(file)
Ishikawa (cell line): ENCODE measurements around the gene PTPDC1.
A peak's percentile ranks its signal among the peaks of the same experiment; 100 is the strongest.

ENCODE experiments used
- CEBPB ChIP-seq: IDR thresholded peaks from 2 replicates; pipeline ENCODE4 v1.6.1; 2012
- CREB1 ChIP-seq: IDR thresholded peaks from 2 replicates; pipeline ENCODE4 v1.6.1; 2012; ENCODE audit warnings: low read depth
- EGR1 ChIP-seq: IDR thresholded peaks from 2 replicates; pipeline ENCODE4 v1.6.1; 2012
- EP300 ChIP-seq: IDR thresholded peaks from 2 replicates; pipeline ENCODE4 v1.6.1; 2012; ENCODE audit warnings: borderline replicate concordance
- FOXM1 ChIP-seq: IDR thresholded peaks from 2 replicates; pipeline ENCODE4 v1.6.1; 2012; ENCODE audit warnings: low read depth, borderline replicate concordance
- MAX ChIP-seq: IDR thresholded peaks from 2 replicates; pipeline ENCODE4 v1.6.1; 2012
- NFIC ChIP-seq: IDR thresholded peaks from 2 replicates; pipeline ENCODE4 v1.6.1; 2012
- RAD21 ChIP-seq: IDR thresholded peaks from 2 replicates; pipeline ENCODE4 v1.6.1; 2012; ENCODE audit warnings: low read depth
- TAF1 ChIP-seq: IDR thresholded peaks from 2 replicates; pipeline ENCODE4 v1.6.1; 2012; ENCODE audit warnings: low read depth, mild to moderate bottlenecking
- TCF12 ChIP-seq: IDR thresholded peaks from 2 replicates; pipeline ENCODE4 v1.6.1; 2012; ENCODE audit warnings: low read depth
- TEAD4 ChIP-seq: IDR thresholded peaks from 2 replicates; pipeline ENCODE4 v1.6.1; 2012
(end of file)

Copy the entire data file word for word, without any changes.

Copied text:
Ishikawa (cell line): ENCODE measurements around the gene PTPDC1.
A peak's percentile ranks its signal among the peaks of the same experiment; 100 is the strongest.

ENCODE experiments used
- CEBPB ChIP-seq: IDR thresholded peaks from 2 replicates; pipeline ENCODE4 v1.6.1; 2012
- CREB1 ChIP-seq: IDR thresholded peaks from 2 replicates; pipeline ENCODE4 v1.6.1; 2012; ENCODE audit warnings: low read depth
- EGR1 ChIP-seq: IDR thresholded peaks from 2 replicates; pipeline ENCODE4 v1.6.1; 2012
- EP300 ChIP-seq: IDR thresholded peaks from 2 replicates; pipeline ENCODE4 v1.6.1; 2012; ENCODE audit warnings: borderline replicate concordance
- FOXM1 ChIP-seq: IDR thresholded peaks from 2 replicates; pipeline ENCODE4 v1.6.1; 2012; ENCODE audit warnings: low read depth, borderline replicate concordance
- MAX ChIP-seq: IDR thresholded peaks from 2 replicates; pipeline ENCODE4 v1.6.1; 2012
- NFIC ChIP-seq: IDR thresholded peaks from 2 replicates; pipeline ENCODE4 v1.6.1; 2012
- RAD21 ChIP-seq: IDR thresholded peaks from 2 replicates; pipeline ENCODE4 v1.6.1; 2012; ENCODE audit warnings: low read depth
- TAF1 ChIP-seq: IDR thresholded peaks from 2 replicates; pipeline ENCODE4 v1.6.1; 2012; ENCODE audit warnings: low read depth, mild to moderate bottlenecking
- TCF12 ChIP-seq: IDR thresholded peaks from 2 replicates; pipeline ENCODE4 v1.6.1; 2012; ENCODE audit warnings: low read depth
- TEAD4 ChIP-seq: IDR thresholded peaks from 2 replicates; pipeline ENCODE4 v1.6.1; 2012